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Low Oil Prices May Threaten Safety And Security At The 2022 FIFA World Cup

World Cup

Low oil prices are prompting Qatar to fire a quarter of the employees for the watchdog that it had created to oversee the organization of the upcoming 2020 FIFA World Cup, according to an anonymous source who spoke to Reuters.

The total cut—20 employees—will be let go from the International Center for Sports Security (ICSS), which oversees the safety, security, and integrity of planning procedures for major sporting events in the country, major events such as the FIFA World Cup.

"The ICSS has restructured and is reorganizing and...we can confirm that some staff will be affected,” the group said in an emailed statement. “The roles that are affected will be distributed internationally across the ICSS Group."

In addition to the World Cup, Qatar will be hosting the World Championships in Athletics in 2019 and is expected to bid to host the 2028 Summer Olympic games, although downsizing staff meant to ensure the events are safe, secure, and maintain integrity may not bode well for the oil-dependent nation’s chances.

Nearly three years of low oil prices have made it difficult for Doha to meet the capital commitments it had originally made for the sporting competitions, which were intended to present Qatar’s modern capabilities.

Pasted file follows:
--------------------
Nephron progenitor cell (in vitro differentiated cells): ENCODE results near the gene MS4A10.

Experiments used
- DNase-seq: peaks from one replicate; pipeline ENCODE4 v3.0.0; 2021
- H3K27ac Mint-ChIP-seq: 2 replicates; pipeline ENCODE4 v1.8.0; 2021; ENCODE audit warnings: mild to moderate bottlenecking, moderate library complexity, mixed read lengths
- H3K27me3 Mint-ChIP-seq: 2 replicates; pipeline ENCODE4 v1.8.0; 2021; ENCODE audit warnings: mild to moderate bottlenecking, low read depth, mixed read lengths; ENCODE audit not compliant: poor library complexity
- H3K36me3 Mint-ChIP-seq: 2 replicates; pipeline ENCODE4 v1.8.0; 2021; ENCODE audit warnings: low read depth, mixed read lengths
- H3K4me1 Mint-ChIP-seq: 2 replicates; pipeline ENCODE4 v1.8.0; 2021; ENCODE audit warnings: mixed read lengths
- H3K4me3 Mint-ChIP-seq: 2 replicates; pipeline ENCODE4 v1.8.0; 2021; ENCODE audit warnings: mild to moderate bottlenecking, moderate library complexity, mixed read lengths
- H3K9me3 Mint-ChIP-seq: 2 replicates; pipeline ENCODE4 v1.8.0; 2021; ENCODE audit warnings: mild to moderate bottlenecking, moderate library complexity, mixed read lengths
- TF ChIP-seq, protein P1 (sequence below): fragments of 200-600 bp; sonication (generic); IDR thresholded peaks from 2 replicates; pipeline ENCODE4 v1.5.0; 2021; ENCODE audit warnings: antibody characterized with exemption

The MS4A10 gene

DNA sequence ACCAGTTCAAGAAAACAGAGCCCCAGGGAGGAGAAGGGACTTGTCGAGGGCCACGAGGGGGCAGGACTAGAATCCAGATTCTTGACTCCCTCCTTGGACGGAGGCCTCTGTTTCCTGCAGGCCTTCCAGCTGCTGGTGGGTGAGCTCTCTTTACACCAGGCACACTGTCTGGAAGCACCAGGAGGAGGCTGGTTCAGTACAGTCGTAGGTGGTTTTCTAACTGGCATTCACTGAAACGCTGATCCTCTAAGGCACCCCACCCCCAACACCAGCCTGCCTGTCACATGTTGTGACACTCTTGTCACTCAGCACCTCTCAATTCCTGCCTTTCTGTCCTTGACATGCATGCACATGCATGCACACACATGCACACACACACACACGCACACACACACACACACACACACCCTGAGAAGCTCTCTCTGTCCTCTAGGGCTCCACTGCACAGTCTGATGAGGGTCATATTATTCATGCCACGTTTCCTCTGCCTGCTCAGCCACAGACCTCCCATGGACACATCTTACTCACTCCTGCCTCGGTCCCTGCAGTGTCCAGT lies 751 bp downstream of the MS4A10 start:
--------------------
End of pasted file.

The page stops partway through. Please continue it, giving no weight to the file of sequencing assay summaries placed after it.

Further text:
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The push towards financial responsibility led Qatar to cut the budget for the World Cup by between 40 and 50 percent, according to reports from earlier this month.

“We wanted to ensure there is financial responsibility in relation to the infrastructure relating to the World Cup,” Hassan Al Thawadi, the secretary-general of the supreme committee for delivery and legacy, said. “That’s why we had set an initial budget early on and made a commitment towards reducing it as the market became clearer, as the project became clearer, as we define the scope.”

Doha had originally proposed the construction of 12 venues in its bid to host the international tournament, but the new budget allots money for seven new stadiums and the refurbishment of one other.

Zainab Calcuttawala for Oilprice.com

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  • A on April 28 2017 said:
    I think you mean 2022.

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